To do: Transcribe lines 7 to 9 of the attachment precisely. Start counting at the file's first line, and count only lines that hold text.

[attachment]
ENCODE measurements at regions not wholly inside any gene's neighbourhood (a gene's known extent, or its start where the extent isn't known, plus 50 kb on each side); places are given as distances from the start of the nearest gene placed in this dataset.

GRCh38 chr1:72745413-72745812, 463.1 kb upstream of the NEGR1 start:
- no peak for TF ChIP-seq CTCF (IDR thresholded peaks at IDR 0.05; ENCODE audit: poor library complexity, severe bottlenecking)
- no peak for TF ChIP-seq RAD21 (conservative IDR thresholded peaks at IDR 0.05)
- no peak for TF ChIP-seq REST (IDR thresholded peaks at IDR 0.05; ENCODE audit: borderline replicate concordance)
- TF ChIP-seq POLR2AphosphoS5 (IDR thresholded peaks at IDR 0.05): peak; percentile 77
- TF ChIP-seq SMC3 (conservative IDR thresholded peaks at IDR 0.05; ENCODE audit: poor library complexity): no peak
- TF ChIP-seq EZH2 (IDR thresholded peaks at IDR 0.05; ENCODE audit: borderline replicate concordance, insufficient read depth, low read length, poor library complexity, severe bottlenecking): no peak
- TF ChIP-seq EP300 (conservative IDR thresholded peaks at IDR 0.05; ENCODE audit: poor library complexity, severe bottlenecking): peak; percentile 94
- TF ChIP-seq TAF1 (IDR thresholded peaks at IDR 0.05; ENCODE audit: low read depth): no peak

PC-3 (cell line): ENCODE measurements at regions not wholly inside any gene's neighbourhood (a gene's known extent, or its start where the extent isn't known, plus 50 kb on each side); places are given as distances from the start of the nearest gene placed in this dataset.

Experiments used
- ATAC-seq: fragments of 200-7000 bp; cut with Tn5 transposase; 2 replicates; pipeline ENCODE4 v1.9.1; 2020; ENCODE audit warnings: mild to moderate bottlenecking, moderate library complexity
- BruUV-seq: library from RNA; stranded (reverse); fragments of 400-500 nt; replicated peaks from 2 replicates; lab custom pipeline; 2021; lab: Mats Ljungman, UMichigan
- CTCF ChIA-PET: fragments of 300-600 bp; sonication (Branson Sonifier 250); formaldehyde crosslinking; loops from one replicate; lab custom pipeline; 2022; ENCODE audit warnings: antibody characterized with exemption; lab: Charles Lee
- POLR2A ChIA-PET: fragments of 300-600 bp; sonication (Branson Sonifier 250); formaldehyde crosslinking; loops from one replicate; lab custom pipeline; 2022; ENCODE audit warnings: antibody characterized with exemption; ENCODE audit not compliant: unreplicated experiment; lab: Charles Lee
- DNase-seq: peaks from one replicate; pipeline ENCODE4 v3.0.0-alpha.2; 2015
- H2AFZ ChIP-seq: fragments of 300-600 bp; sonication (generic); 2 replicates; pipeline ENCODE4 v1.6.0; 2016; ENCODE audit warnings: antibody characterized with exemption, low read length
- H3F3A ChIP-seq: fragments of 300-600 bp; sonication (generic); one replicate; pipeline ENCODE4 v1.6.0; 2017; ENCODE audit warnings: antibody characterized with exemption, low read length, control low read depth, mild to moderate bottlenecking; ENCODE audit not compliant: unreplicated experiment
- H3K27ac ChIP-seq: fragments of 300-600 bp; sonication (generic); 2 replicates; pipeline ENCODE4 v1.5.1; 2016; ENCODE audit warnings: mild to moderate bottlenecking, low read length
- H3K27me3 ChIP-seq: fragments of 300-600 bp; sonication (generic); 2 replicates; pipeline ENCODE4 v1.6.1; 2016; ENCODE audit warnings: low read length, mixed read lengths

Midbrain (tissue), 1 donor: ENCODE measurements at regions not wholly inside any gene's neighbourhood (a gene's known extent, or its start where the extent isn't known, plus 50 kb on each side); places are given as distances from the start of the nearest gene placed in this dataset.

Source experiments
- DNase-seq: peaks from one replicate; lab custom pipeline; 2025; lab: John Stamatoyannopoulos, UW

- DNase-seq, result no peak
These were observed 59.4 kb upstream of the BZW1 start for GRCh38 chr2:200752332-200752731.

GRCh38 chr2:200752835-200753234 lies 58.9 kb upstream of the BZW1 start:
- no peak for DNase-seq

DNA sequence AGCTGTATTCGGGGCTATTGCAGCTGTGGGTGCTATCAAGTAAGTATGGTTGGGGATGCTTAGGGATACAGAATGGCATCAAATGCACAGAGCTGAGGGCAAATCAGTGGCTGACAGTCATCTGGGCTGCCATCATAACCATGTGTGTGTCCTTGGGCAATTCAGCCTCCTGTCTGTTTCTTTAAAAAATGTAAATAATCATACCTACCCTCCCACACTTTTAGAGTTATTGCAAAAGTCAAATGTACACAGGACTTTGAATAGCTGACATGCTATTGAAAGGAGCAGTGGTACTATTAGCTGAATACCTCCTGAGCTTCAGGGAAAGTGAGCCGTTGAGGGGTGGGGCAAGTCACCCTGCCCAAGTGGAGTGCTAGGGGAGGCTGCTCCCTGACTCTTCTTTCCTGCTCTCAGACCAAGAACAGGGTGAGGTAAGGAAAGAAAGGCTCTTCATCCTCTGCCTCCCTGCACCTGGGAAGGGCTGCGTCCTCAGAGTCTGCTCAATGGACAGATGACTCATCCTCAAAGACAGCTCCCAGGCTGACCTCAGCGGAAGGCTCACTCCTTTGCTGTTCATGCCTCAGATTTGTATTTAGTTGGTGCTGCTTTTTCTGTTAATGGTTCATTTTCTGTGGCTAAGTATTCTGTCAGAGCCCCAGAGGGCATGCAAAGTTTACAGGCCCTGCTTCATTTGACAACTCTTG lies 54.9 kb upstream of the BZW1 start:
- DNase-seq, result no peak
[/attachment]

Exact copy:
- TF ChIP-seq SMC3 (conservative IDR thresholded peaks at IDR 0.05; ENCODE audit: poor library complexity): no peak
- TF ChIP-seq EZH2 (IDR thresholded peaks at IDR 0.05; ENCODE audit: borderline replicate concordance, insufficient read depth, low read length, poor library complexity, severe bottlenecking): no peak
- TF ChIP-seq EP300 (conservative IDR thresholded peaks at IDR 0.05; ENCODE audit: poor library complexity, severe bottlenecking): peak; percentile 94